Sale of CT Headwaters Finalized (NH)

Concord, New Hampshire, 4/1/02- International Paper (NYSE: IP) and the Trust for Public Land (TPL) announced today the finalized sale of 171,500 acres in Pittsburg, Clarksville, and Stewartstown, NH, known as the Connecticut Lakes property, for $32.7 million. The sale marks the transfer of ownership from International Paper to TPL of the largest unbroken tract of private forestland in New Hampshire. This purchase is a critical milestone in the partnership effort between TPL, the Society for the Protection of New Hampshire Forests, and The Nature Conservancy to permanently conserve the property.

“This has been a tremendous collaborative effort involving government, private industry and conservation groups promoting the responsible stewardship of our natural resources,” said Dave Lieser, region manager, IP’s Forest Resources, Northern Operations. “It is a great compliment to International Paper and our Sustainable Forestry Initiative (SFISM) efforts that organizations like The Trust for Public Land have an interest in working with us. We are pleased that this forestland will continue the legacy of sustaining the economic, conservation and recreational interests of the community.”

“If we let this treasure slip away, all New Hampshire would feel the loss. Preserving this land will save hundreds of jobs, protect environmentally sensitive areas, and guarantee that the people of New Hampshire will also be able to enjoy this special place,” Gov. Jeanne Shaheen said.

Senator Judd Gregg stated, “At almost 3% of New Hampshire’s land mass, the International Paper land will continue to serve as an important economic resource for the families of the North Country, while maintaining its scenic beauty, recreation and environmental importance to the state. The local, state, federal, public/private bi-partisan partnership developed to complete the sale is an excellent example of ‘The New Hampshire Way’ and proud tradition of addressing critical resource management issues through informed collaboration and respectful dialogue.” As a member of the Senate Appropriations Subcommittee on the Interior, Senator Gregg was able to -more- secure $3.6 million in 2001 as an initial payment on the federal government’s share of the total cost.”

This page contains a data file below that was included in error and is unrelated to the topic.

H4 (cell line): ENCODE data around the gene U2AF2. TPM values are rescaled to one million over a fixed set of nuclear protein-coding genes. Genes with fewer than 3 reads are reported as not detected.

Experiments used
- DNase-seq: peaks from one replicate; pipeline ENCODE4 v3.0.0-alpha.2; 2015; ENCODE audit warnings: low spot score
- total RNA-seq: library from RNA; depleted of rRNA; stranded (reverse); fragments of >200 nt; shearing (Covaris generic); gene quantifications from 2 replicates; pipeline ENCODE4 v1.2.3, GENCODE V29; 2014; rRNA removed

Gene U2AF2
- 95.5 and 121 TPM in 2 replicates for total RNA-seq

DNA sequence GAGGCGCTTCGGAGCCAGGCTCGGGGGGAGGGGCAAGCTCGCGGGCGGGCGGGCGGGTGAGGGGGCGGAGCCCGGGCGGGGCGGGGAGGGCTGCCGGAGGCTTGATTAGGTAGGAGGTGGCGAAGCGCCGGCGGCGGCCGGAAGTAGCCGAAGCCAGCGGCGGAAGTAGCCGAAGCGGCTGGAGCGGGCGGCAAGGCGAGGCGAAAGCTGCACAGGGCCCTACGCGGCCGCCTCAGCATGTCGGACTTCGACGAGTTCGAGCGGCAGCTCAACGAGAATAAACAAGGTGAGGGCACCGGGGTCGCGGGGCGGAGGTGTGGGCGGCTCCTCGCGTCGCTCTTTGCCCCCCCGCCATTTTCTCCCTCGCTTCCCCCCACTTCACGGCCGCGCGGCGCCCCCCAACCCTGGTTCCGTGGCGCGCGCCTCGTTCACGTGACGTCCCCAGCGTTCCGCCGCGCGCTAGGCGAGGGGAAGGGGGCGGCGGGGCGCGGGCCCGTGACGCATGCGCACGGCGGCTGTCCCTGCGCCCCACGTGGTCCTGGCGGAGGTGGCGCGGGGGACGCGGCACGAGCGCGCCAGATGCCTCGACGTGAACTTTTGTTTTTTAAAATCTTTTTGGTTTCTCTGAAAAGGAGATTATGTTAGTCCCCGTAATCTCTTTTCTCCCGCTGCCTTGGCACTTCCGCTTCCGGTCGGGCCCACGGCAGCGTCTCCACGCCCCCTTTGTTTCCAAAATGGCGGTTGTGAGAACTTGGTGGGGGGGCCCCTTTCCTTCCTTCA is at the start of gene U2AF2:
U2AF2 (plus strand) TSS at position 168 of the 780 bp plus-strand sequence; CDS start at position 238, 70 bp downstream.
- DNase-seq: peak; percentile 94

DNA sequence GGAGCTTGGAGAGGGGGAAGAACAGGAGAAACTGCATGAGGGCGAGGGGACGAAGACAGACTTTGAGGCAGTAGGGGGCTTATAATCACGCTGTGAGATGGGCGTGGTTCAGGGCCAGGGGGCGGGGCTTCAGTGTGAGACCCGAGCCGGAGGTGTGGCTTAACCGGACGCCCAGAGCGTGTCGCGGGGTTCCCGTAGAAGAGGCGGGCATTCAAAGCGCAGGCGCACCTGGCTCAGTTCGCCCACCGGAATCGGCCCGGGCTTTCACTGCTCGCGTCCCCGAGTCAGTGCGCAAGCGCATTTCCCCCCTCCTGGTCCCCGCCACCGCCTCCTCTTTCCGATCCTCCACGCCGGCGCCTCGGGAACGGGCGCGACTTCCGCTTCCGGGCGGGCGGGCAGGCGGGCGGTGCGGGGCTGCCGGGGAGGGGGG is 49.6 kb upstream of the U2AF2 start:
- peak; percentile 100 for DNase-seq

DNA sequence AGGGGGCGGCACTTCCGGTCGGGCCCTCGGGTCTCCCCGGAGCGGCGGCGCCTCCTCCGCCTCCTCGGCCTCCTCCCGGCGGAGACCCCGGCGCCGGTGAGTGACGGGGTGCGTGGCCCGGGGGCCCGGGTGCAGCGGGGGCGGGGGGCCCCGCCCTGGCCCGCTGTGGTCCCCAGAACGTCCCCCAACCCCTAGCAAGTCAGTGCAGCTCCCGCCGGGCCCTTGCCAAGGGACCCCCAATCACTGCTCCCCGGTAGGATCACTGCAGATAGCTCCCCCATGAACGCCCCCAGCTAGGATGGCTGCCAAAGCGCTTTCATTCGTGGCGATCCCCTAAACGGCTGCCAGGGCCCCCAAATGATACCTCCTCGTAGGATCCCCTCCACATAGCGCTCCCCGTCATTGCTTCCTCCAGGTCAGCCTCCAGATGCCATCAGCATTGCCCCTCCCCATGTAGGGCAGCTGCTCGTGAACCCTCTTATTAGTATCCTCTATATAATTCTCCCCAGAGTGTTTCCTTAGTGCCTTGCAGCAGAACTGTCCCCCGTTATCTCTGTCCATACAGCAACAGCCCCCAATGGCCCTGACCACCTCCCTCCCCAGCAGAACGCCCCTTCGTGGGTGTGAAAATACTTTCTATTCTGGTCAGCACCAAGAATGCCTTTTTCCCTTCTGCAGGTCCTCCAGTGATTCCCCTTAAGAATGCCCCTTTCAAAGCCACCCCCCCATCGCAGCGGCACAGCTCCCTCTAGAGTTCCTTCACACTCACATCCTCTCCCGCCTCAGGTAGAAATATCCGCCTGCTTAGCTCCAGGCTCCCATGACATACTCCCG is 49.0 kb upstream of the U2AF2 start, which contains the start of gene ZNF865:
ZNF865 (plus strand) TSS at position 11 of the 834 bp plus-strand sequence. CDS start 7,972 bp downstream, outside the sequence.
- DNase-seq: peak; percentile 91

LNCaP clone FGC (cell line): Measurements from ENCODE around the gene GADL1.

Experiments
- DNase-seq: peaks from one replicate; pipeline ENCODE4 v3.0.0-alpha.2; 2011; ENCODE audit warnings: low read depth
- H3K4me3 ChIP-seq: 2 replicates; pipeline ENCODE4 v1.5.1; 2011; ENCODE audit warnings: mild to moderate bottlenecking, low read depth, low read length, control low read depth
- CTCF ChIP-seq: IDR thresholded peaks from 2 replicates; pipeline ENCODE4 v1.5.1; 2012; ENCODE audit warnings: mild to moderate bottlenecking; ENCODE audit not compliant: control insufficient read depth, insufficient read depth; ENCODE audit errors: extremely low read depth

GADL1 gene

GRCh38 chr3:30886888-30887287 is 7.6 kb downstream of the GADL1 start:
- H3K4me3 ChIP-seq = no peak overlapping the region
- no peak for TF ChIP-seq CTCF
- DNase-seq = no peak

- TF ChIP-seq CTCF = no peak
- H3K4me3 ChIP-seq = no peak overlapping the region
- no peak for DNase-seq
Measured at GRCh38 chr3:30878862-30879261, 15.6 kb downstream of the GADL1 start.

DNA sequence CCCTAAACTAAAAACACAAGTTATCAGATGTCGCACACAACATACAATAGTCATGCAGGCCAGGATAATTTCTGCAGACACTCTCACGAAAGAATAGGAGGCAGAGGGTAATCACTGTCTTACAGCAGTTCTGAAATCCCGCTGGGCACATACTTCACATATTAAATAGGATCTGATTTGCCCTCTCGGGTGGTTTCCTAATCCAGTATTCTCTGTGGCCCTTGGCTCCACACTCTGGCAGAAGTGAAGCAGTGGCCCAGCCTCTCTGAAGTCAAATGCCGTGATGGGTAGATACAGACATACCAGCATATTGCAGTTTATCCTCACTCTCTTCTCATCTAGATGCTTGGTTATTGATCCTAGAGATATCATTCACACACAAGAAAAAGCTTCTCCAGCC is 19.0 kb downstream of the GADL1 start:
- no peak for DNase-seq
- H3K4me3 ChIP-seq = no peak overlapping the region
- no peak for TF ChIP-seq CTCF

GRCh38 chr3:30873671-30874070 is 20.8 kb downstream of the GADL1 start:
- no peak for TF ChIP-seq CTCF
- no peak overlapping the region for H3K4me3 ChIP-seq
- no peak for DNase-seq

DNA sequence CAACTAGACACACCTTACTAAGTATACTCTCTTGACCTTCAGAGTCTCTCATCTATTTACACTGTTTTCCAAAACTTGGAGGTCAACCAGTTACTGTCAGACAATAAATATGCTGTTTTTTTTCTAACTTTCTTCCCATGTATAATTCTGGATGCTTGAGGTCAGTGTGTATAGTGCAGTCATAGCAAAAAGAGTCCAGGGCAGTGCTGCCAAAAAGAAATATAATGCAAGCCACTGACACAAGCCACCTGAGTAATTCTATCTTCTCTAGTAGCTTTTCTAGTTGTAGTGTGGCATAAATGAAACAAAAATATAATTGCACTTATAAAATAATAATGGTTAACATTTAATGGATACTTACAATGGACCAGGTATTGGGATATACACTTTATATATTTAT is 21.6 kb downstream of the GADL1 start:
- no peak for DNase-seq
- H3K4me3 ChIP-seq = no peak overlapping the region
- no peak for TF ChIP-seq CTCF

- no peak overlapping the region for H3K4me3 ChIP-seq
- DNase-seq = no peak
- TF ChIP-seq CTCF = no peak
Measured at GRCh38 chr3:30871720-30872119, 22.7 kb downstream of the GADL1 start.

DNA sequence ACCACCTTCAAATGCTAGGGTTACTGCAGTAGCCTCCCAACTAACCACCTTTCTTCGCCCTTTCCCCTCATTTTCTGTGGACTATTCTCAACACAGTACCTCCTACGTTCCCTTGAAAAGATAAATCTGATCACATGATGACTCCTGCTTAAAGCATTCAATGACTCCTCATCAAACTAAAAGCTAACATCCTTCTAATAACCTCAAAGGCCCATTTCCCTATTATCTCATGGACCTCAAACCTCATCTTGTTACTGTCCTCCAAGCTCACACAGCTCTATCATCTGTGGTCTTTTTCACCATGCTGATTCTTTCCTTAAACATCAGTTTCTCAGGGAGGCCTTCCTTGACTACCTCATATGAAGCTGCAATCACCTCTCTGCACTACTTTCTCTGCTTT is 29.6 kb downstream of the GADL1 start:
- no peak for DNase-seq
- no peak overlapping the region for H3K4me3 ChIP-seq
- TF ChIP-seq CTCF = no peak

“This is one of the most exciting environmental achievements in our State’s history,” said Senator Bob Smith. “It is a terrific example of what can be done when local, state, and federal governments work together with private industry and conservation interests to seize a unique opportunity. By keeping the majority of the land as a working forest, and maintaining the traditional recreation, economic, wildlife, and natural resources on these lands, the people of New Hampshire and the region can continue to enjoy these lands for generations to come.”

“This project will serve as a shining example of what can be accomplished when several competing interests are willing to come together and negotiate in good faith to reach a common goal,” said 2nd District Congressman Charles Bass. “The general public will reap the rewards for generations to come. I am pleased to have served on the task force to develop a long-term vision for the future use of this land. Moreover, I look forward to working with the rest of the Congressional Delegation to secure additional federal funding for this important project.”

“This has been a tremendous cooperative effort to finalize the transfer of the International Paper land to The Trust for Public Land—a critical step in the preservation and protection of one of our state’s great natural resources,” said Congressman John E. Sununu, who serves as a member of the Connecticut Lakes Headwaters Partnership Task Force and provided formal support for Senator Judd Gregg’s initiative to secure $3.6 million in the Fiscal Year 2002 Interior Appropriations Act to purchase easements on the land. “I will continue to work with our Congressional delegation to ensure that additional federal funds are secured for this project. Moreover, I will work to maintain New Hampshire’s great history of land conservation, respect for multiple use, and open access to thousands of acres of public land for future generations.”